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Transcript: Connie Meng Review aired Friday, April 26, 2002

The Big Random
FlynnSpace, Burlington, VT
Wednesday, April 24 through Sunday, May 5, 2002

Dana Yeaton's new play, THE BIG RANDOM, lives up to it's billing as a comedy/drama. After seeing his adaptation of MIDWIVES I knew he was a good dramatic writer, but didn't know he was also adept at comedy. Of course when writing about the initial production of a new work, the play itself comes under close scrutiny.

Mr. Yeaton has shaped his story around a 15-year old girl with psychological problems and the man who takes her from a mental hospital to try to straighten her out. The girl, Claire, is a fascinating character who sees herself as the heroine of various romantic scenarios. In actuality she has become a prisoner of her own vivid imagination.

Mr. Yeaton has also written roles for a man and a woman who play all the minor characters who move the plot along. He's managed to sketch believable characters using very few lines.

There's something not quite complete about the character of Roland, the man who tries to help Claire. We need to know him better and need to know why he's doing this. There are too many unanswered questions about him. For example, is he really Canadian? And how has he found out that Claire's in the hospital? Although in Act II he says, "I would like in my life to do one right thing," at times it feels as if he's there only as a catalyst for Claire.

Hallie Zieselman's set and lighting are simple and effective, as are Angela Brande's costumes. Mike Lounsberry's sound and Arthur Blume's music are both excellent as well as appropriate.

As the Man, Harry McEnery does a nice job in multiple roles, with the exception of an awkward French-Canadian accent. Melissa Lourie has a wonderful time as the Woman, giving us a couple of wildly different and hilarious waitresses, among other cameos. Roland is played by Stephen Paul Johnson, who does a good job of portraying a man trying to deal with not only teen-aged brattiness, but also her genuine psychological pain.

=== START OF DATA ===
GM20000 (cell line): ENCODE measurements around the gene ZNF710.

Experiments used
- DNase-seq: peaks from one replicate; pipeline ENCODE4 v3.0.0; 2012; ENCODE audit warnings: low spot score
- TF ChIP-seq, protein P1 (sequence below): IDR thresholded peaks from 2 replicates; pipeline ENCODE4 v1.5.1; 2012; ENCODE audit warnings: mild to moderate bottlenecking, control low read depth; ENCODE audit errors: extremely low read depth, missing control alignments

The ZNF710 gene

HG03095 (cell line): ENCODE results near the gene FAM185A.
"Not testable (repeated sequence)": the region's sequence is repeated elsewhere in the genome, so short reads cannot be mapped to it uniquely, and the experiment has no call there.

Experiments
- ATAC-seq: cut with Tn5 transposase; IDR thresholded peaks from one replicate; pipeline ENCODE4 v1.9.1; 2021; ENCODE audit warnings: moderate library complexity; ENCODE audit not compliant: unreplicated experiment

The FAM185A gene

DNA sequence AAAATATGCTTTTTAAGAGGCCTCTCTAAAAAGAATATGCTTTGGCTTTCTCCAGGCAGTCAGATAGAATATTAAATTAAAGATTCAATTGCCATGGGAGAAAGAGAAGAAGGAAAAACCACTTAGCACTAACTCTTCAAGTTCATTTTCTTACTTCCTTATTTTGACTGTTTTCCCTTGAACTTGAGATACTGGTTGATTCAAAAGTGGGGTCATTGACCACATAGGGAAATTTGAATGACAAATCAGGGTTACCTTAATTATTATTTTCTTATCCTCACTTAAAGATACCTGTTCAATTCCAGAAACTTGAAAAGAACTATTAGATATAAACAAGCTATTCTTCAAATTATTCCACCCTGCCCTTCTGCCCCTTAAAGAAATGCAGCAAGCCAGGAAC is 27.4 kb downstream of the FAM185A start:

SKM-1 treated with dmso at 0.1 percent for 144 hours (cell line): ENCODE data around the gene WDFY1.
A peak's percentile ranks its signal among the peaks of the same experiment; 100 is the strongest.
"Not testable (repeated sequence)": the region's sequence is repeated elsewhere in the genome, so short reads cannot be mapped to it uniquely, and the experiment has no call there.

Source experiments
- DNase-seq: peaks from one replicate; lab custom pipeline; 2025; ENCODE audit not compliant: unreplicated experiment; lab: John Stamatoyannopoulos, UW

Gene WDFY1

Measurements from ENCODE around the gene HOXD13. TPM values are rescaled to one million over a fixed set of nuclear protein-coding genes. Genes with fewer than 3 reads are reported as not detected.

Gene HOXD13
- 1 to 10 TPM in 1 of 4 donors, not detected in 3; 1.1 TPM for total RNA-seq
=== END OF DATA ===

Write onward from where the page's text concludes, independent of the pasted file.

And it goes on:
Genia Michaela is an absolute knockout as Claire, the troubled self-mutilating teenager. She is a spoiled Brat, but also lonely, vulnerable, and ultimately touching. Ms. Michaela is wonderful when depicting Claire's self-dramatizing streak of teenage angst. Ultimately her imagination begins to fail in the face of reality. It's a multi-faceted, powerful performance of a beautifully written character.

Director Jim Gaylord, who did such a fine job with MIDWIVES, keeps things moving with interesting staging and tight pacing. Dealing with a number of short scenes can make a play feel choppy, but this one doesn't. I do wish, though, that he and Mr. Yeaton had gotten together on some judicious trimming of the Saint Anne scene.

All in all, Mr. Yeaton's play, although rough in spots, works and provides an evening in the theatre that is both thought provoking and entertaining. THE BIG RANDOM provides a suitable finale for Vermont Stage Company's fifth season. Artistic Director Mark Nash should be justly proud of having put together a season of such consistently high quality. I look forward to next year.

On a scale of one to five, the Vermont Stage Company's production of THE BIG RANDOM gets four and one-third ferry boats. For North Country Public Radio, I'm Connie Meng.


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